Over the two days of last weekend we built a curved dry stone seat at Colinton in the south of Edinburgh, on the section of the Water of Leith walkway that runs along the old railway line. This is part of a larger project to enhance this area, which also includes some pretty spectacular murals in the tunnel that's there.
The project's being run by the Colinton Amenity Association (CAA), and they'd prepared the site before we arrived on Saturday morning, cutting a flat area out of the banking near the tunnel.
The stone was from the Swinton quarry, just north of the Tweed (the specification being that it had to be Scottish), onto a large piece of which one of our former members, Pete Smith, had carved an inscription for us notifying who'd built the seat and when.
It was quite tricky working in the fairly enclosed space within the curve, and the bank above was quite muddy and slippery too, which didn't make it any easier. The stone, however, was pretty easy to work with, and there were several large flat slabs which would do well for the seat area.
By lunch time we were up to seat level - the slabs having to be mortared on to ensure that they stay put.
The CAA even provided us with cake to keep us going.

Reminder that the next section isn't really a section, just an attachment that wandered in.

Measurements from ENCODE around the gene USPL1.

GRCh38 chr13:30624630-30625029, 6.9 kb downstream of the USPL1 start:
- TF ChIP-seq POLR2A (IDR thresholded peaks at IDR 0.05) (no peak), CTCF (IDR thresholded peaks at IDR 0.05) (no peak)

And fortified by this we soon got the seating slabs finished off.
The back of the seat would need to be built on top of the slabs and we therefore had to let the mortar set before we could build it, so all we could do for the rest of that day was build up the lower parts of the back wall to seat height.
We reckoned Sam was light enough not to cause the seat to shift, so he tested the seat for us before we headed off at about 3 pm.
On Sunday, the mortar having dried, the back could go up - a tricky curved build with a sloping top.
And finally the completed seat, with the inscribed stone in the middle of the back.
And proof, if any were needed, that it works.
This blog, and the rest of the site, are produced by Donald McInnes, treasurer of the SES DSWA (I'm the baldy one, sometimes in a saltire hat).